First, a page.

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Stream Restoration that Allows for Self-Adjustment Can Increase Channel-Floodplain Connectivity

2D modeling of a stream restoration project indicates the highest surface water channel-floodplain connection is in the section of stream without bank regrading or stabilization.

Published onFeb 14, 2024
Stream Restoration that Allows for Self-Adjustment Can Increase Channel-Floodplain Connectivity


Streams are often “restored” to reduce sediment loading using one or a combination of practices such as livestock exclusion, riparian plantings, and/or bank reshaping and stabilization. Direct comparisons of how these methods affect stream processes, including channel-floodplain connectivity, over time are essential to informing restoration design. (Channel-floodplain connectivity is the ability of a stream to exchange water, sediment, and nutrients with its floodplain at high flows.) To investigate the impact these stream restoration practices have had on channel-floodplain connectivity, we developed a 2-D HEC-RAS hydraulic model for 3 restoration treatments along an urban and agriculturally impacted stream in southwest Virginia, United States. All 3 treatments excluded cattle in 2009. The farthest upstream treatment, Treatment 1, had no other intervention while the other two, Treatments 2 and 3, were regraded and stabilized, then replanted with native species (completed May 2010). The overhanging banks of Treatment 2 were regraded to a slope of 3:1, while those of Treatment 3 had a flat inset floodplain cut into the bank before sloping the banks at 3:1. During the 11-year monitoring timeline, prior work showed the streambanks in Treatment 1 migrated through both outer bank erosion and inner bank deposition with the autogenic creation of inset floodplains, while Treatments 2 and 3 had minimal bank adjustment. The adjusted geometry of Treatment 1 provided higher floodplain volume, channel-floodplain exchange flows, and flow moving across the floodplain than Treatments 2 and 3. Treatment 3 showed some metrics of higher connectivity than Treatment 2, but there was not uniform agreement between metrics. While the hydraulic analysis indicates a higher channel-floodplain connectivity in Treatment 1, active management of Treatments 2 and 3 has reduced the bank erosion rate and accelerated the riparian forest regrowth, providing other benefits including increased shading, wood supply, and vegetation diversity.

Keywords Bank stabilization; Cattle exclusion; Channel evolution; Ecohydraulics; Floodplain building

A color photograph of a stream with bare trees, scrubby brush, and green grass on its banks, designated as Treatment 1.

Treatment 1

A color photograph of a stream with bare trees and green grass on its banks, designated as Treatment 2.

Treatment 2

A color photograph of a stream with bare trees and brown grass on its banks, designated as Treatment 3.

Treatment 3

Project photographs Treatment 1, photographed April 2022: Excluded cattle only. Treatment 2, photographed April 2022: Banks were regraded to a 3:1 slope, stabilized, and replanted with native species; also excluded cattle. Treatment 3, photographed April 2018: Inset floodplain was cut into the bank; the banks were then regraded to a 3:1 slope, stabilized, and replanted with native species; also excluded cattle. Photographs from 2010 and before are available in Wynn-Thompson et al. (2010).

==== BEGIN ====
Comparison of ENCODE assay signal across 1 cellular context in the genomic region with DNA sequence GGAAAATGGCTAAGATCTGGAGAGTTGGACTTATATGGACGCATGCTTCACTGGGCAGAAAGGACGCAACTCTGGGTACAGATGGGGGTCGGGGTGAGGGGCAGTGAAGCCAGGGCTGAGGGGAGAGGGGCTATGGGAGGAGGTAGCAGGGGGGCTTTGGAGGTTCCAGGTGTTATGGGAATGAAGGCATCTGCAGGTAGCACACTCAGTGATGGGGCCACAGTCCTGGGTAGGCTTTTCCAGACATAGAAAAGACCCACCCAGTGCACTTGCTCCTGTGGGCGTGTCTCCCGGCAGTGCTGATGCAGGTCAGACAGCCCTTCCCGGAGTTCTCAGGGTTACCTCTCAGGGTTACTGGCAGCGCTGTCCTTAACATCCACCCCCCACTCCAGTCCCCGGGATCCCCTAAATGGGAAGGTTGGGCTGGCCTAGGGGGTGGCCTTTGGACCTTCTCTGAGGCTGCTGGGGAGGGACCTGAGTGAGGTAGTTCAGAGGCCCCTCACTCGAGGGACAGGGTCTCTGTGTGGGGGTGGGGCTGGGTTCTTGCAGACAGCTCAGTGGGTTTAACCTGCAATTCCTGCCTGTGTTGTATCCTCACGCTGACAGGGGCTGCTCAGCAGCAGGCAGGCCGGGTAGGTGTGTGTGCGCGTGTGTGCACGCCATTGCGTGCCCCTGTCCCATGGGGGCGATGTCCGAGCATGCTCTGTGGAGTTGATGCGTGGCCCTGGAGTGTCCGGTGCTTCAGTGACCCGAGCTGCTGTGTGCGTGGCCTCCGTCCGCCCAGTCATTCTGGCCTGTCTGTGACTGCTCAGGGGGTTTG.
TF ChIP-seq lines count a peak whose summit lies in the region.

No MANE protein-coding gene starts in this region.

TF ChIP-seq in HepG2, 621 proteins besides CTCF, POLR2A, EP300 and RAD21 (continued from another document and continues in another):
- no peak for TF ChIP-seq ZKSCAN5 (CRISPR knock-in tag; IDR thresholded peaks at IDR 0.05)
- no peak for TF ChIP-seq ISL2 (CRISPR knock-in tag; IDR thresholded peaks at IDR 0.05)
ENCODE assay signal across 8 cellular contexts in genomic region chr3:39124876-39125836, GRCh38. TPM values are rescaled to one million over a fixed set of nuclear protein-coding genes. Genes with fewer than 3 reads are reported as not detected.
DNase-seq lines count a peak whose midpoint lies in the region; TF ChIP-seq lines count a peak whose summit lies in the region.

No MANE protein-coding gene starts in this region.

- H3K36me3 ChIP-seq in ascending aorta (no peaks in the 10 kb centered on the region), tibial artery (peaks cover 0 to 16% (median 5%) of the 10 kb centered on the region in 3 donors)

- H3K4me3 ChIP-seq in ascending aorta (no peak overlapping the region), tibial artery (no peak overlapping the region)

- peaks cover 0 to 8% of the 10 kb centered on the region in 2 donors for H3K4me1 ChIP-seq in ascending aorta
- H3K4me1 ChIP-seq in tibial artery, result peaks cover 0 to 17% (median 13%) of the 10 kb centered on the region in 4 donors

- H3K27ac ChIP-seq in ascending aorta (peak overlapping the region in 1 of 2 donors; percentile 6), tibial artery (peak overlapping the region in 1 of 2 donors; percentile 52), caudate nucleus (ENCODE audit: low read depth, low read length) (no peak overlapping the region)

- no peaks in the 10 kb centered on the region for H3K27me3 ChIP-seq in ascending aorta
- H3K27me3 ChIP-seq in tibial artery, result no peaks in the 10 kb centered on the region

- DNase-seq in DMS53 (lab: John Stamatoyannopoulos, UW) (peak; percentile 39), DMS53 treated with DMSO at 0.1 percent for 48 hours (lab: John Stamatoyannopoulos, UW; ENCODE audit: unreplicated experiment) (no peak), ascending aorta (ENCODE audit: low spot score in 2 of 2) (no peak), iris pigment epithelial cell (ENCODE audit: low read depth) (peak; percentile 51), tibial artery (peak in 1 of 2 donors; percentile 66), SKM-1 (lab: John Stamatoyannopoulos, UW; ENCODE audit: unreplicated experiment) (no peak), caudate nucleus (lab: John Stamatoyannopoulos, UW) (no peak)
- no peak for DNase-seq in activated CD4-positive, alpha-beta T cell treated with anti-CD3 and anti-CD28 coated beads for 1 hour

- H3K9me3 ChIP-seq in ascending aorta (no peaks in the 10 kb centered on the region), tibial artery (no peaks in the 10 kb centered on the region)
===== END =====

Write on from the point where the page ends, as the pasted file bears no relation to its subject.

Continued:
1. Introduction

The ability of a stream to exchange water, sediment, and nutrients with its floodplain at high flows is referred to as channel-floodplain connectivity (Czuba et al. 2019). Channel-floodplain connectivity facilitates several important stream processes including vertical floodplain building, peak flow attenuation, and geochemical cycling (Lane 2017; McMillan and Noe 2017). Maintaining channel-floodplain connection is essential in river
management as it is a major driver of hydraulics, morphology, sediment dynamics, and habitat diversity (Harman et al. 2012; Byrne et al. 2019). The channel-floodplain connectivity of a system has been quantified using multiple metrics rooted in hydraulic modeling. Perhaps the most basic form of quantification comes from looking at the flood extents and floodplain water depth (Hammersmark et. al 2008; Czuba et al. 2019; Rajib et al. 2021). This approach is expanded upon by looking specifically at exchanges of mass and momentum between a channel and its floodplain (Byrne et al. 2019; Czuba et al. 2019). Examining exchanges of mass and momentum allows for insight into biogeochemical processes and flood propagation. Researchers have explored channel-floodplain interactions with a channel-length-normalized flux of water to allow for comparison of the degree of connectivity between systems (Byrne et al. 2019; Czuba et al. 2019). By comparing the degree of channel-floodplain connectivity of river systems, we can also determine the relative differences in floodplain services between systems (Hammersmark et al. 2008; McMillan and Noe 2017)

A channel and floodplain with high connectivity can attenuate peak flows, deposit sediment, increase nutrient cycling, and promote higher biodiversity (Baldwin and Micthell 2000; Clawson et al. 2001; Brierley and Fryirs 2005; Hammersmark et al. 2008; Bellmore and Baxter 2014; Göthe et al. 2016; Palmer and Ruhi 2019; Karpack et al. 2020). While this connectivity provides desirable services, the floodplain is often disconnected by anthropogenic alterations (Simon and Hupp 1987; Bernhardt et al. 2005; Brierley and Fryirs 2005; Gergel et al. 2005). Among these alterations are channelization, artificial levee building, wetland drainage, and damming (Brierley and Fryirs 2005). Of particular importance in headwater streams is the practice of channelization, which often involves straightening, widening, and deepening to increase the stream’s capacity to transport and contain flow in the channel (Bernhardt et al. 2005; Simon et al. 2011). The altered channel quickly moves water through the landscape without interacting with the floodplain. This reduction in channel-floodplain connectivity has had unforeseen consequences, including significant damage to natural stream structure, stream ecosystems, and a lack of flood dissipation leading to larger floods downstream (McMillan and Noe 2017; Knox et al. 2022)